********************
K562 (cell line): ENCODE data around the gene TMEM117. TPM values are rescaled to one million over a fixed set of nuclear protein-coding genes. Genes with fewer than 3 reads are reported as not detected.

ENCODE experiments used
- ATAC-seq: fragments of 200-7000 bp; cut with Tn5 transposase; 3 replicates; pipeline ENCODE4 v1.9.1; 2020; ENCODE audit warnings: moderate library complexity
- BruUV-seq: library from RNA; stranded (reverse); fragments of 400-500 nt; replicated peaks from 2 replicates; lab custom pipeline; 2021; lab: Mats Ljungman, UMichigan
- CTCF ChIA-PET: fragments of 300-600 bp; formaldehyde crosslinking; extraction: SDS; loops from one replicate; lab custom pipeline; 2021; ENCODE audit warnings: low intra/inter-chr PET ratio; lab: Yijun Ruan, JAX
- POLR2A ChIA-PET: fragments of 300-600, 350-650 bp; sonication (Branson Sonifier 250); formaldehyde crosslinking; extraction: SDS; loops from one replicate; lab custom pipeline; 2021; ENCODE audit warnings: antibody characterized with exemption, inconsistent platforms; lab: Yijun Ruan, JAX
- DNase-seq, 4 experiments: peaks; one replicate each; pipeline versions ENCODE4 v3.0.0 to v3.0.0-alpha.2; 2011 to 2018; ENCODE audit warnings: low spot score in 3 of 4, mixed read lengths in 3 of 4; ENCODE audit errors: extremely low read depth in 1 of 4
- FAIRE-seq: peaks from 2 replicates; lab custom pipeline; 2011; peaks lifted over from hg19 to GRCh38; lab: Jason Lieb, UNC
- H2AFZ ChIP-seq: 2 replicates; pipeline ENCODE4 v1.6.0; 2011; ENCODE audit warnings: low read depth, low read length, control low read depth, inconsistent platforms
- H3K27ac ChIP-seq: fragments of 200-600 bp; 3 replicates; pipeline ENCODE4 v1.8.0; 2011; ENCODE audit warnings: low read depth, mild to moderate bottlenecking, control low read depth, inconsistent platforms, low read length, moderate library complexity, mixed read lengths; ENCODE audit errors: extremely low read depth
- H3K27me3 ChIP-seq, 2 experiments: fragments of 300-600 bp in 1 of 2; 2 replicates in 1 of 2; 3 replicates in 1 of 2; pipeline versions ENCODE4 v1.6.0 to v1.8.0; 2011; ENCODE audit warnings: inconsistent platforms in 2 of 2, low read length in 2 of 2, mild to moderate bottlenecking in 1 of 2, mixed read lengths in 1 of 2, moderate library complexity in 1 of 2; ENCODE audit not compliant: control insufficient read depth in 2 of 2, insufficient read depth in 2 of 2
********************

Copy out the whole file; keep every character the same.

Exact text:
K562 (cell line): ENCODE data around the gene TMEM117. TPM values are rescaled to one million over a fixed set of nuclear protein-coding genes. Genes with fewer than 3 reads are reported as not detected.

ENCODE experiments used
- ATAC-seq: fragments of 200-7000 bp; cut with Tn5 transposase; 3 replicates; pipeline ENCODE4 v1.9.1; 2020; ENCODE audit warnings: moderate library complexity
- BruUV-seq: library from RNA; stranded (reverse); fragments of 400-500 nt; replicated peaks from 2 replicates; lab custom pipeline; 2021; lab: Mats Ljungman, UMichigan
- CTCF ChIA-PET: fragments of 300-600 bp; formaldehyde crosslinking; extraction: SDS; loops from one replicate; lab custom pipeline; 2021; ENCODE audit warnings: low intra/inter-chr PET ratio; lab: Yijun Ruan, JAX
- POLR2A ChIA-PET: fragments of 300-600, 350-650 bp; sonication (Branson Sonifier 250); formaldehyde crosslinking; extraction: SDS; loops from one replicate; lab custom pipeline; 2021; ENCODE audit warnings: antibody characterized with exemption, inconsistent platforms; lab: Yijun Ruan, JAX
- DNase-seq, 4 experiments: peaks; one replicate each; pipeline versions ENCODE4 v3.0.0 to v3.0.0-alpha.2; 2011 to 2018; ENCODE audit warnings: low spot score in 3 of 4, mixed read lengths in 3 of 4; ENCODE audit errors: extremely low read depth in 1 of 4
- FAIRE-seq: peaks from 2 replicates; lab custom pipeline; 2011; peaks lifted over from hg19 to GRCh38; lab: Jason Lieb, UNC
- H2AFZ ChIP-seq: 2 replicates; pipeline ENCODE4 v1.6.0; 2011; ENCODE audit warnings: low read depth, low read length, control low read depth, inconsistent platforms
- H3K27ac ChIP-seq: fragments of 200-600 bp; 3 replicates; pipeline ENCODE4 v1.8.0; 2011; ENCODE audit warnings: low read depth, mild to moderate bottlenecking, control low read depth, inconsistent platforms, low read length, moderate library complexity, mixed read lengths; ENCODE audit errors: extremely low read depth
- H3K27me3 ChIP-seq, 2 experiments: fragments of 300-600 bp in 1 of 2; 2 replicates in 1 of 2; 3 replicates in 1 of 2; pipeline versions ENCODE4 v1.6.0 to v1.8.0; 2011; ENCODE audit warnings: inconsistent platforms in 2 of 2, low read length in 2 of 2, mild to moderate bottlenecking in 1 of 2, mixed read lengths in 1 of 2, moderate library complexity in 1 of 2; ENCODE audit not compliant: control insufficient read depth in 2 of 2, insufficient read depth in 2 of 2